I love Shropshire for its wonderful countryside; dramatic hills, valleys and woodlands but it’s more than just countryside. There are a few things about Shropshire you might find quite surprising and  many things to do and places to visit. Here are a few of my favourites.

1. Home to the first successful food festival in the UK

Ludlow, in the South of the county and 20 minutes from us, has become well known in recent years for its food festival. It’s held every year in the 2nd weekend of September and was the first successful food festival in the UK. It’s held in the grounds of Ludlow Castle and in the surrounding town. If you want to avoid the crowds, go first thing on a Friday.

7 things to do in Shropshire this autumn - visit the Ludlow Food Festival

2. Home to royals

Long before Ludlow became known for food, it was the administrative capital of Wales. Arthur, Prince of Wales, and probably better known as older brother to Henry VIII, was living at Ludlow Castle with his wife, Katharine of Aragon, when he died in 1502.  His heart is buried in St Laurence Church. The castle is home to the annual Medieval Craft Fair during the last weekend in November.

3. The Oldest Brewery in the UK

If you like your beer then Shropshire is the place to visit. It is awash with breweries and Bishops Castle is the home to the Three Tuns brewery, the oldest licensed brewery in the UK. There are several beer festivals held through the year, The Clun Valley beer festival is held in October.

4. The world’s industrial revolution started here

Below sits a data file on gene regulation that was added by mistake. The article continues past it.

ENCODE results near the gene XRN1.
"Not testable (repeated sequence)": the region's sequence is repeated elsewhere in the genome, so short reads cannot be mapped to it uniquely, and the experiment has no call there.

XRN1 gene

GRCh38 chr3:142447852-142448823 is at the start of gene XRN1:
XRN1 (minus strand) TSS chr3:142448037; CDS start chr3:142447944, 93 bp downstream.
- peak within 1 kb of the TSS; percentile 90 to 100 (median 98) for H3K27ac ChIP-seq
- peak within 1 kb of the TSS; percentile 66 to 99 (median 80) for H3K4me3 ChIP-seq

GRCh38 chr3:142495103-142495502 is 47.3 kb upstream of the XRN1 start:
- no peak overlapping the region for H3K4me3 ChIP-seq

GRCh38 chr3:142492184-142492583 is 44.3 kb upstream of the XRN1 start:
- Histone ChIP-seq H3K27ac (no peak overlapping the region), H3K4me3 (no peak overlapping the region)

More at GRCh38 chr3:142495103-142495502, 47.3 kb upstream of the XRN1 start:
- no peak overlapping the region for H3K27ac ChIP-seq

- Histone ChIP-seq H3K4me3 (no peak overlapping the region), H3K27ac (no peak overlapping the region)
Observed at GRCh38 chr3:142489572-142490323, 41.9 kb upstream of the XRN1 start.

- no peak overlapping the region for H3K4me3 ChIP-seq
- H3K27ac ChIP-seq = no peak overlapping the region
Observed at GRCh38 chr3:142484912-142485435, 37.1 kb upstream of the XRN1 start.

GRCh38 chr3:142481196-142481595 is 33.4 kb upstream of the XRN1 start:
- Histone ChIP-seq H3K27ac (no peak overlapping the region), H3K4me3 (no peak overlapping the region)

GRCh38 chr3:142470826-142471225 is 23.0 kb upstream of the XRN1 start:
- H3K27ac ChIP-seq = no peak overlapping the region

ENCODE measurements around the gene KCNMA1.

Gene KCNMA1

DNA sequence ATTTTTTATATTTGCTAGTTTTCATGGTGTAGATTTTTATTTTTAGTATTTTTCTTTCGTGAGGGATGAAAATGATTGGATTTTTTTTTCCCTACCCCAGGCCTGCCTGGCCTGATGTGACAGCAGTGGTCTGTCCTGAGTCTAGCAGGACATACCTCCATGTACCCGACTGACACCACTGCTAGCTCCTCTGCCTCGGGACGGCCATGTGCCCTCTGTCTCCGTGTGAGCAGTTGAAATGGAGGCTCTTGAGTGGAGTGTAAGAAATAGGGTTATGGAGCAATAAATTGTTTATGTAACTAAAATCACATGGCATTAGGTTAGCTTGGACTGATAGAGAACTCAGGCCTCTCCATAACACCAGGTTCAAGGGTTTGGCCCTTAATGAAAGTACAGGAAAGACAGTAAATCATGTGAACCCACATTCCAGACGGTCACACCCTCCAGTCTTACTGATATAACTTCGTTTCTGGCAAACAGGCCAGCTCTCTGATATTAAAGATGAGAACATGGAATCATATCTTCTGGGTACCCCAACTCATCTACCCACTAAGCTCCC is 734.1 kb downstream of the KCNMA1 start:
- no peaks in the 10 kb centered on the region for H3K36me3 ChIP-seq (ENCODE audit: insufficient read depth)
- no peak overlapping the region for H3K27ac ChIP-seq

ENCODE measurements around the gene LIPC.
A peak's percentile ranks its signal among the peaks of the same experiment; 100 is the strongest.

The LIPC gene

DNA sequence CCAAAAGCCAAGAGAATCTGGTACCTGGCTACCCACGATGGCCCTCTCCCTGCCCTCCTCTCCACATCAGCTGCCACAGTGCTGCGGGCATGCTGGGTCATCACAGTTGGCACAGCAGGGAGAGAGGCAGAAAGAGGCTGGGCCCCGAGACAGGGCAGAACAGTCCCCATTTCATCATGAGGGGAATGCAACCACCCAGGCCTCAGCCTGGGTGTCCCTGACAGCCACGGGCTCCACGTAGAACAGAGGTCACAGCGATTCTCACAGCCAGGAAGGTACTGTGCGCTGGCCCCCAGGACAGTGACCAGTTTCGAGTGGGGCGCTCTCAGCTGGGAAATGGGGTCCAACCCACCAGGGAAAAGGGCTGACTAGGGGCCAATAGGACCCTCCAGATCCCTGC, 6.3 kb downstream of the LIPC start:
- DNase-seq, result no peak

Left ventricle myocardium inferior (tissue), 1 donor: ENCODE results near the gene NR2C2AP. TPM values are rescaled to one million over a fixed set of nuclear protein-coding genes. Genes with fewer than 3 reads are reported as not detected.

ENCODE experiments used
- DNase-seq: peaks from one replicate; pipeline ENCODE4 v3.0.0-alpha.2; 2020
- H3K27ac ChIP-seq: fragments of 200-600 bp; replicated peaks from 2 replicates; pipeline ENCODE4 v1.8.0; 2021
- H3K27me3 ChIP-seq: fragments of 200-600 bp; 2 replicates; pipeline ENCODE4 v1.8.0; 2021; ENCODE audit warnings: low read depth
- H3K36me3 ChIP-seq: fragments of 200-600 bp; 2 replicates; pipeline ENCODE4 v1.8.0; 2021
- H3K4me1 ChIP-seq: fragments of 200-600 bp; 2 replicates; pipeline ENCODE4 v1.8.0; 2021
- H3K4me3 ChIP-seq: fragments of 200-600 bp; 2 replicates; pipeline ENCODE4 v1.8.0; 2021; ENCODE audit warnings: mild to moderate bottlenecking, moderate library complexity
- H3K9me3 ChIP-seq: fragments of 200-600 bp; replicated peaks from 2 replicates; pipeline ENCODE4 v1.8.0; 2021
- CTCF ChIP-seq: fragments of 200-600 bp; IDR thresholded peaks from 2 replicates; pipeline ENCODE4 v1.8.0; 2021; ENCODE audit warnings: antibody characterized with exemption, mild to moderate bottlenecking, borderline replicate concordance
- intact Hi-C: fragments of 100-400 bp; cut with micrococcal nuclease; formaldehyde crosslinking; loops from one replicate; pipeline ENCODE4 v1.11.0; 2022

Given  how rural it is, it may come as a bit of a surprise that  Ironbridge in Shropshire was home to the industrial revolution in the 18th century. Today there are many museums for you to explore Shropshire’s industrial past. Blist’s Hill is an open air recreated Victorian Town.

5. Amazing geology

The Long Mynd is well known for being one the most beautiful areas in the UK, but it also has some of the most fascinating geology. The most famous Silurian site in the world is Wenlock Edge. A 400 million year old coral reef is now exposed and lots of fossils have been found here.

9 things to do in Shropshire this Autumn - visit and walk on the beautiful Long Mynd

6. Walk in the steps of Keira Knightley

If history, food and geology aren’t your thing and you’re more of a film buff, then Stokesay Court was the country house used in the film, Atonement. It’s open for guided tours once a month.  A special thank you to Tim King for letting me use his photo of Stokesay Court.

7 unusual things to do in Shropshire this Autumn - visit Stokesay Court, where Atonement was filmed

7. Visit the place where the modern Olympic Games all start

If you watched the Olympic Games in London in 2012, you may have wondered why one of the mascots was called Wenlock.  Much Wenlock in Shropshire is home to the Wenlock Olympian Games., which were started by Dr. William Penny Brookes. These games are thought to have inspired the modern Olympic Games that began in 1896.

Much Wenlock is a lovely town to visit and you can follow the Olympic Games Trail.

8. Enjoy amazing autumn colours

Whilst New England in America is renowned for its autumn colours, we also have some amazing displays here in Shropshire on a smaller scale. Last year the colours lasted well into November, which is when I took this picture. The hills turns purple with heather – visit the Stiperstones or the Long Mynd to get the best displays.

9 things to do in Shropshire this autumn - enjoy beautiful autumn colours

9. Visit Stokesay Castle

Just 6 miles from Hopton House, visit  the finest and best-preserved fortified medieval manor house in England. Stokesay Castle was built in the 13th century by Laurence of Ludlow, who at the time was one of the richest men in England.

9 Things to do in Shropshire - visit Stokesay Castle the finest fortified manor house in England

Discover Shropshire for yourself. Hopton House is perfectly located to visit all of these places. Check availability and book online today!

9 things to do in Shropshire this autumn | visit English Castles | enjoy amazing scenery and autumn colours | visit the home of the modern Olympic Games and the industrial revolution